Horse Sport Ireland Launch National Warmblood Fragile Foal Testing Scheme
- 23 May 2020, 09:00
Horse Sport Ireland are delighted to announce the launch the first of several nationwide equine health screening tests in 2020. The first health screening scheme is for Warmblood Fragile Foal Syndrome (WFFS) testing, it is funded by the Department of Agriculture, Food and the Marine (DAFM) and supported by the HSI board.
WFFS is genetic condition, typically found in Warmblood horses, which effects the foals’ connective tissue. The condition is characterised by fragile skin and mucous membranes causing painful skin blistering; hyperflexible joints, floppy ears, excess fluid in the foetus, potential abortion and premature birth. There is currently no treatment or cure for the syndrome, thus, effected foals rarely survive and are euthanised after birth, if born alive.
Currently, there is no clear understanding of the prevalence of the gene in Ireland. However, HSI has tested Stallions as part of their inspection process for the past two years and some other studbooks and stud owners have begun testing their own stock and detailing stallion carrier status to their clients and on the horses records. Much of the renewed focus on WFFS is due to widespread coverage of a case in Texas in 2018. The incidence of WFFS carrier status in the global warmblood/sport horse population is estimated at 9-11%. However, research has suggested that the percentage of carriers is likely to be higher due to the lack of widespread testing schemes. Further to this, it is relatively unknown if and how much this genetic mutation effects other breeds; a small percentage of carriers have been identified in non-sport horse populations.
To improve understanding of the condition and incidence in equine populations, several studbooks and breed societies, such as the KWPN and Westfalen studbooks, require genetic testing and disclosure of a horses’ WFFS status. HSI began compulsory WFFS testing of all stallions undergoing HSI studbook inspection two year ago.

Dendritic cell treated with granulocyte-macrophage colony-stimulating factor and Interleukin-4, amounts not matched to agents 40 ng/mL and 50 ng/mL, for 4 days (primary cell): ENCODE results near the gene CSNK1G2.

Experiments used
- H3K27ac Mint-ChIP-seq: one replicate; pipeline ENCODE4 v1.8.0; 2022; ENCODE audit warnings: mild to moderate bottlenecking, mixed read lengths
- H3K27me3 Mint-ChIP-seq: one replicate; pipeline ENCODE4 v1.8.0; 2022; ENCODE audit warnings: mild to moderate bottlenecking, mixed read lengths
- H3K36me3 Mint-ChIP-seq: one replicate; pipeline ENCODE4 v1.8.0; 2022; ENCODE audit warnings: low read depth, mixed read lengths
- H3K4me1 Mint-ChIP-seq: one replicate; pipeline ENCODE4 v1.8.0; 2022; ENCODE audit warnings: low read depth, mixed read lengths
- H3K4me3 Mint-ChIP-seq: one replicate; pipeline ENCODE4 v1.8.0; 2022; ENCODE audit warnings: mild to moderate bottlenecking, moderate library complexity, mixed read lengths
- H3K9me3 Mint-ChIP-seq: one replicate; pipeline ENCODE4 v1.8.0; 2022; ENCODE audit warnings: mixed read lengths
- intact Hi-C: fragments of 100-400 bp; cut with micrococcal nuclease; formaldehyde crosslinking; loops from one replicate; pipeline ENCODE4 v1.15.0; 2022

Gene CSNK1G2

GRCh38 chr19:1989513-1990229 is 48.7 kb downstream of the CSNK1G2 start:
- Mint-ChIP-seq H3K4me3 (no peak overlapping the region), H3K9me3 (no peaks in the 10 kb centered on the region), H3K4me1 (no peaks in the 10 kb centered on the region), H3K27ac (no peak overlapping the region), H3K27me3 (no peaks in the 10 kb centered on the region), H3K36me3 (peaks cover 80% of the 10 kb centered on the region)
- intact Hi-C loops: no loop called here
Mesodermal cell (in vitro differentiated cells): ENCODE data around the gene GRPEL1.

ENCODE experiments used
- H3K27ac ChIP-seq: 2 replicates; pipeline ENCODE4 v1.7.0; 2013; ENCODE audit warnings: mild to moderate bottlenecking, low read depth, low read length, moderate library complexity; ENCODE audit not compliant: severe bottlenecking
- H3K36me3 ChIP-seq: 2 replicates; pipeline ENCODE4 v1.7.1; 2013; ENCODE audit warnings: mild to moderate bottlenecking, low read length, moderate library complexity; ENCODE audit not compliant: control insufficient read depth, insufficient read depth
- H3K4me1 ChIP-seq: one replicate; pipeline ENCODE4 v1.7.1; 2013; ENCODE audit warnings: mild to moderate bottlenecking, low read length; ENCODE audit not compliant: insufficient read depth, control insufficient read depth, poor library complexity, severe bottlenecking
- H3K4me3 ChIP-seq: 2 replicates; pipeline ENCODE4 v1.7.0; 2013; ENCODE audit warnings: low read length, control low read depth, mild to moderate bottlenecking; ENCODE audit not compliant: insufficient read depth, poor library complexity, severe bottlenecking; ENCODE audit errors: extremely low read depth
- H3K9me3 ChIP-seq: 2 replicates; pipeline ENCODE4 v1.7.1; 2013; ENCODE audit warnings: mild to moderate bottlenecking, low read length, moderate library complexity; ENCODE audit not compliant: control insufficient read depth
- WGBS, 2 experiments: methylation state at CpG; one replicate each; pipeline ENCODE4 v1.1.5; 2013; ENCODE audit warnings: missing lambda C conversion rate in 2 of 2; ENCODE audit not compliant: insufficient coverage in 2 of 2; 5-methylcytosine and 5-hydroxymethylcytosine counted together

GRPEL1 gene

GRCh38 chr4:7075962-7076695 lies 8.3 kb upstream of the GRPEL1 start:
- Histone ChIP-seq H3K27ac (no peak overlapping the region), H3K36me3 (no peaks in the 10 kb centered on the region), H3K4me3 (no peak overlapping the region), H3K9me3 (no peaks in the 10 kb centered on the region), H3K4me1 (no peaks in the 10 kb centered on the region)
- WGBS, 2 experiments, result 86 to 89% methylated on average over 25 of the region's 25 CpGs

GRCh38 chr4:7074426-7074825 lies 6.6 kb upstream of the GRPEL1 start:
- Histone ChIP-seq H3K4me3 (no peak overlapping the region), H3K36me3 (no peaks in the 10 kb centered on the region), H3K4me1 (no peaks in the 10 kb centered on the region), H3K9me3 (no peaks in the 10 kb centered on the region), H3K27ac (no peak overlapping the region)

Currently the only way to prevent the breeding of WFFS effected or carrier foals, is to test the proposed mating pair (sire and dam) prior to covering and determine the carrier status of both equines (see figure).
⦁ The condition may occur when both the dam and the sire of the foal are WFFS carriers. The foal has a 25% chance of being born normal; a 25% chance of being born with the fatal condition and a 50% chance of being a carrier of WFFS.
⦁ If only one parent is a carrier, the foal has a 50% change of becoming a carrier pf the condition to.
⦁ If both parents are normal, i.e. do not carry the condition, there is a 0% chance of the foal being either a carrier or effected by the fatal condition.
Alison Corbally, HSI Director of Breeding & Programmes said:
“This is the first of a number of national health testing schemes to be implemented by Horse Sport Ireland this year. An improved awareness of the level of genetic carriers will allow Irish breeders to minimise the risk of breeding a fatally infected foal and the associated economic impacts. Given that is not feasible to test all breeding equines at this time and in order to utilise these testing regimes to benefit all Irish breeders, HSI are now offering free WFFS testing for 2020 foals of interested breeders/owners. This scheme is open to all DAFM approved studbooks. We hope as many breeders as possible avail of the scheme.”
The result of these tests may also help Irish breeders to discern their mares WFFS status. Such that, if mares are bred to a stallion with a known negative WFFS carrier status and the foal returns a positive WFFS results, the gene has been inherited from the mare.
There are no health implications for carrier horses, the risk of contracting the fatal WFFS condition occurs only when both the dam and sire breeding pair are carriers of WFFS. However, nationwide testing would, in the first instance, improve our understanding of the incidence of WFFS carrier status in Irish equine populations. It is important to gather this information on WFFS incidence to support Irish breeders in preventing further transmission of carrier status to foals and potential breeding equines in Ireland. More importantly, the results of this testing scheme can be used to empower breeder decision making by avoiding the mating of two carrier animals. This will effectively eliminate the risk of breeding a fatally effected foal.
Applications to the scheme should be made directly online at Horse Sport Ireland. Please CLICK HERE to apply online or scan the QR code below.